Covid-19: Germany, France Not Eager to Re-start Travel
Germany has expressed it opposition to tourism for the time being extending its ban on non-essential travel until at least mid-June depending on how the coronavirus (Covid-19) pandemic evolves as some countries announce plans to re-open their borders to visitors.
Germany’s foreign minister Heiko Maas and French President Emmanuel Macron said this week that it was “too soon” to allow holidays, adding that mid-June would be a good time to reassess.
“The government is warning against all non-essential tourist foreign travel since travelers can expect to find quarantine measures in place worldwide along with drastic restrictions on both public life and air and other transport services,” said the German government in a statement.
At the same time, Maas expressed his opposition to the “European race to see who will allow tourism travel first”.
On his part, Macron went as far as to warn that international travel was highly unlikely this summer and that traveling within the EU might be limited.
France “will limit major international travel even during the summer holidays. We will stay in Europe, and depending on how the epidemic evolves, we might have to reduce that a little more,” Macron said.
It should be noted that though France will start lifting lockdown restrictions on May 11, the measure will not apply to “anyone arriving from the European Union, the Schengen zone or Britain, regardless of their nationality”.
Both Germany and France have historically been among Greece’s top source markets.
Meanwhile, in efforts to re-launch travel, some countries are examining unilateral agreements that would in effect allow travel among partner countries willing to accept tourists.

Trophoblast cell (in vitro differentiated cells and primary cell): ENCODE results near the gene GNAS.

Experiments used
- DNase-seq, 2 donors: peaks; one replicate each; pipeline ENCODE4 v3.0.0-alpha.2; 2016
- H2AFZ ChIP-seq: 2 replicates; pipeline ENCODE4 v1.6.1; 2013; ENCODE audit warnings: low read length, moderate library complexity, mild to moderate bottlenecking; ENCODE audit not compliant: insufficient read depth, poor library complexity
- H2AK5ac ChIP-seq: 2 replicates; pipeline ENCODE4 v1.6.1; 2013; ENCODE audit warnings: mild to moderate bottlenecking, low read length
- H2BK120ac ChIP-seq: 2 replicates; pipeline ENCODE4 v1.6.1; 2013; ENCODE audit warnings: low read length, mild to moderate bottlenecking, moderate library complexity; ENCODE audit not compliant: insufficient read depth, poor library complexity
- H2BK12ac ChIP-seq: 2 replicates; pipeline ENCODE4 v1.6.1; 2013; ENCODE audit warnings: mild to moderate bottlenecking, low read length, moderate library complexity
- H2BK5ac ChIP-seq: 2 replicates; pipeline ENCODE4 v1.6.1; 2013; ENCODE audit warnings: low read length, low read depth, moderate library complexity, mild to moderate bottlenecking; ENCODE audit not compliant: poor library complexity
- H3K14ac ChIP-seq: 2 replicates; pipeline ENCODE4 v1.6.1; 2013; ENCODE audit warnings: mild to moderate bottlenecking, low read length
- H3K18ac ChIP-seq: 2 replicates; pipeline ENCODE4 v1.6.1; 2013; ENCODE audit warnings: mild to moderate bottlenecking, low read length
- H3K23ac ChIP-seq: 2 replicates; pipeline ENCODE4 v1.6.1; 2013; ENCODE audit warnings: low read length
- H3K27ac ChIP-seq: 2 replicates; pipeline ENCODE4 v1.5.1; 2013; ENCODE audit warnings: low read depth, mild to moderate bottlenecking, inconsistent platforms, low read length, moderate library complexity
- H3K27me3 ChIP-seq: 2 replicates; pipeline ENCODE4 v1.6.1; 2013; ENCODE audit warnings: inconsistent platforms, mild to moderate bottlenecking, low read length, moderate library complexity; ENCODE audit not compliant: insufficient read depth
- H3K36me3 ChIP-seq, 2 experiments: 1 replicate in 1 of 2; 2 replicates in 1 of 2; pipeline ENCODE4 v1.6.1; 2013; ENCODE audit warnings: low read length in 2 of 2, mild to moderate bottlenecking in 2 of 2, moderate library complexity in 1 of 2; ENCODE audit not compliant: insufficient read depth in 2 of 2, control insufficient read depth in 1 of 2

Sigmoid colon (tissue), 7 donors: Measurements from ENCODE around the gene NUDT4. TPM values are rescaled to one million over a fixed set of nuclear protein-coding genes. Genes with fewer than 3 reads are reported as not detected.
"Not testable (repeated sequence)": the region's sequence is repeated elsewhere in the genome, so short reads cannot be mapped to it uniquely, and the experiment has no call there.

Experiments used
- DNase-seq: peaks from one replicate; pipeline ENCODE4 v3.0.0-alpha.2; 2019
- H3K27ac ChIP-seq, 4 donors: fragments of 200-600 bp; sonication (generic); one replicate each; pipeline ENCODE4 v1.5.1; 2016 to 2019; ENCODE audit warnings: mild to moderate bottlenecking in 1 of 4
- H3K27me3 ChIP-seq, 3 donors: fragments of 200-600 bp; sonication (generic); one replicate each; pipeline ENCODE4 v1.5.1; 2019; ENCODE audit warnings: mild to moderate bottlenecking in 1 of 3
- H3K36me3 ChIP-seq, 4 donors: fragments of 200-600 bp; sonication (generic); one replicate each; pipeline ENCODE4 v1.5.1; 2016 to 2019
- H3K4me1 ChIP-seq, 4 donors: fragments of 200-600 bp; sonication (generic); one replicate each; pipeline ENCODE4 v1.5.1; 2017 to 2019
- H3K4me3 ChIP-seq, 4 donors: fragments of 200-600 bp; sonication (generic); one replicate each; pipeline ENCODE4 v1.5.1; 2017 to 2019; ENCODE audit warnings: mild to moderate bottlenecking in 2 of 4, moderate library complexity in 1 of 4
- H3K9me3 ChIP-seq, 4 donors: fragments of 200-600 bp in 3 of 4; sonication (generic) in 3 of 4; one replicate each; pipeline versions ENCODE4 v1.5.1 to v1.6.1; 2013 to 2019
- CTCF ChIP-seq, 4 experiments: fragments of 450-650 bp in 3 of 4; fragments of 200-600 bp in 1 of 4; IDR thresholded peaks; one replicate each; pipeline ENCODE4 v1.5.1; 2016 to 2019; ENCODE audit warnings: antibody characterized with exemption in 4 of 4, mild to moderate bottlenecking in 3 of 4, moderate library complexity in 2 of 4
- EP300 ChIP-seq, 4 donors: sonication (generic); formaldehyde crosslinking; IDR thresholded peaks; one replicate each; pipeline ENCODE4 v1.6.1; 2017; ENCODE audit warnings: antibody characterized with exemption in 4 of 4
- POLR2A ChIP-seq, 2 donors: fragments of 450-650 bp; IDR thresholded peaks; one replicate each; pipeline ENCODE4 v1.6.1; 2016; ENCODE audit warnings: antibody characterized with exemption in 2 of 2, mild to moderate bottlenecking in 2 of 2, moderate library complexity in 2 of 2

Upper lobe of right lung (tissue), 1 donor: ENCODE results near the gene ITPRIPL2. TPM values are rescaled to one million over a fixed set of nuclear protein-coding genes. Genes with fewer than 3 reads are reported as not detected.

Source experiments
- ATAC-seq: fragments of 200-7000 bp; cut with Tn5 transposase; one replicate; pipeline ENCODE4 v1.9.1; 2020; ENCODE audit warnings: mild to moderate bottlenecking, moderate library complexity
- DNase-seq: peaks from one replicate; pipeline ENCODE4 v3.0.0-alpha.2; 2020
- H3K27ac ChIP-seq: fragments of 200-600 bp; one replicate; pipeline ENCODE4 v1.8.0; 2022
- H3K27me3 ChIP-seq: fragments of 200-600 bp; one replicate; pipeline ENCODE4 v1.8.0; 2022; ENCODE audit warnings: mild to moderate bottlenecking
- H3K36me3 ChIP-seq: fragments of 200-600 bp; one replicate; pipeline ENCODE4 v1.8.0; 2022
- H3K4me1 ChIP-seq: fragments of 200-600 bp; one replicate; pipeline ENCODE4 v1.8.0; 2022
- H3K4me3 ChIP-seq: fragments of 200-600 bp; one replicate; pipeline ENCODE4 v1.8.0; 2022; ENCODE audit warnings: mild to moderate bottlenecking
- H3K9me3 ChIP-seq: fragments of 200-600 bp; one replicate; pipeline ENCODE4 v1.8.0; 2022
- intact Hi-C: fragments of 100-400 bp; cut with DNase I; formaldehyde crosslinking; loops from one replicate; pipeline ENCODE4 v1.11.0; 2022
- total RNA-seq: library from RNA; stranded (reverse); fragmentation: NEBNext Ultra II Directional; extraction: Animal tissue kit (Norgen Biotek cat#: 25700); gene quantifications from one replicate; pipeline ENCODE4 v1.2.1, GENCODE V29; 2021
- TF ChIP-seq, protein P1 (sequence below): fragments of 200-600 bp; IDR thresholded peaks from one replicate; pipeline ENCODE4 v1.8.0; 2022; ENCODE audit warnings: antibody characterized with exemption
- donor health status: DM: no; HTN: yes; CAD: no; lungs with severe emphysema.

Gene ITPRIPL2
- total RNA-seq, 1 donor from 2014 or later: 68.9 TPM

According to the Wall Street Journal, Greece has been invited to join the so-called “seven-member alliance” made up of Australia, Austria, Israel, the Czech Republic, Denmark and New Zealand. The countries are examining ways to re-open their borders this summer in efforts to reboot their economies through tourism.
In this direction, Greece was earlier this week exploring the possibility of creating a “safe travel zone” with Israel and Cyprus – all countries with low Covid-19 infection and death rates.
It should be reminded that Greece has repeatedly called for a coordinated EU-approach for quarantine measures that will enable safe travel and at the same time protect host countries. The European Citizen Action Service has backed this idea.
Meanwhile, according to the EUObserver, the immediate future of travel and tourism in the EU is set to clear up on May 13, when the European Commission is expected to present a roadmap for the sector covering EU measures on non-essential travel, intra-Union travel, vouchers, air transport and health protocols for hotels and accommodation facilities.